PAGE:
Employment Law Guide
Chapter: Plant Closings and Mass Layoffs
Updated: September 2005
Worker Adjustment and Retraining Notification Act
USC §2101 et seq. ; 20 CFR
Who is Covered
The Worker Adjustment and Retraining Notification Act (WARN) generally
covers employers with 100 or more employees, not counting those who have worked
less than six months in the last 12 months and those who work an average of
less than 20 hours a week. Regular federal, state, and local government entities
that provide public services are not covered. Employees entitled to notice
under WARN include managers and supervisors as well as hourly and salaried
WARN protects workers, their families, and communities by requiring
employers to provide notification 60 calendar days in advance of plant closings
and mass layoffs. Advance notice gives workers and their families some
transition time to adjust to the prospective loss of employment, to seek and
obtain other jobs and, if necessary, to enter skill training or retraining that
will allow these workers to compete successfully in the job market. WARN also
provides for notice to state dislocated worker units so that they can promptly
offer dislocated worker assistance.
A covered plant closing occurs when a facility or operating unit is shut
down for more than six months, or when 50 or more employees lose their jobs
during any 30‑day period at a single site of employment. A covered mass
layoff occurs when a layoff of six months or longer affects either 500 or more
workers or at least 33 percent of the employer's workforce when the layoff
affects between 50 and 499 workers. The number of affected workers is the total
number laid off during a 30‑day (or in some cases 90‑day)
WARN does not apply to closure of temporary facilities, or the
completion of an activity when the workers were hired only for the duration of
that activity. WARN also provides for less than 60 days notice when the layoffs
resulted from closure of a faltering company, unforeseeable business
circumstances, or a natural disaster.
Workers or their representatives, and units of local government may
bring individual or class action suits. U.S. district courts enforce WARN
requirements. The Court may allow reasonable attorney's fees as part of any
For general information about WARN, a fact sheet and employer's guide (PDF)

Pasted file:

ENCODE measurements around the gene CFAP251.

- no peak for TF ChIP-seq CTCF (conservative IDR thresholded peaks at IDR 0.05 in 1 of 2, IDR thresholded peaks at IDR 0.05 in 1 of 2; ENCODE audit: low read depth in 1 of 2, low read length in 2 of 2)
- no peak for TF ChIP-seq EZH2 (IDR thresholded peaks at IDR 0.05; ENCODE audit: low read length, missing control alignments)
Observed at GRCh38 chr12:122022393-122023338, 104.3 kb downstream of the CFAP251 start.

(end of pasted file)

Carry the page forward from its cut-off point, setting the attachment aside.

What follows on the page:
are available from the Employment and Training Administration’s Web site.
Specific requirements of WARN may be
found in the Act itself, Public Law 100-379 (29 USC 2101 et seq.) The
Department published final regulations on April 20, 1989 in the Federal
Register, pages 16042 to 16070 (Vol. 54, No. 75). The regulations appear at
20 CFR Part 639. A copy of the Act and regulations may be obtained from the
U.S. Department of Labor, Employment and Training Administration (ETA), Office of
Adult Services, Division of Adults and Dislocated Workers, Room C-5325, 200
Constitution Avenue NW, Washington, D.C. 20210.
For additional assistance, contact the ETA help line at 1-877-US-2JOBS.
An employer who violates the WARN provisions is liable to each employee
for an amount equal to back pay and benefits for the period of the violation,
up to 60 days. This may be reduced by the period of any notice that was given,
and any voluntary payments that the employer made to the employee.
An employer who fails to provide the required notice to the unit of
local government is subject to a civil penalty not to exceed $500 for each day
of violation. The employer may avoid this penalty by satisfying the liability
to each employee within three weeks after the closing or layoff.
WARN does not preempt any other federal, state, or local law, or any
employer/employee agreement that requires other notification or benefit.
Rather, the rights provided by WARN supplement those provided by other federal,
state, or local laws.
The Employment Law Guide is offered as a public resource. It
does not create new legal obligations and it is not a substitute for the U.S.
Code, Federal Register, and Code of Federal Regulations as the official sources
of applicable law. Every effort has been made to ensure that the information
provided is complete and accurate as of the time of publication, and this will
continue. Later versions of this Guide will be offered at
www.dol.gov/compliance or by calling our Toll-Free
Help Line at 1-866-4-USA-DOL (1-866-487-2365).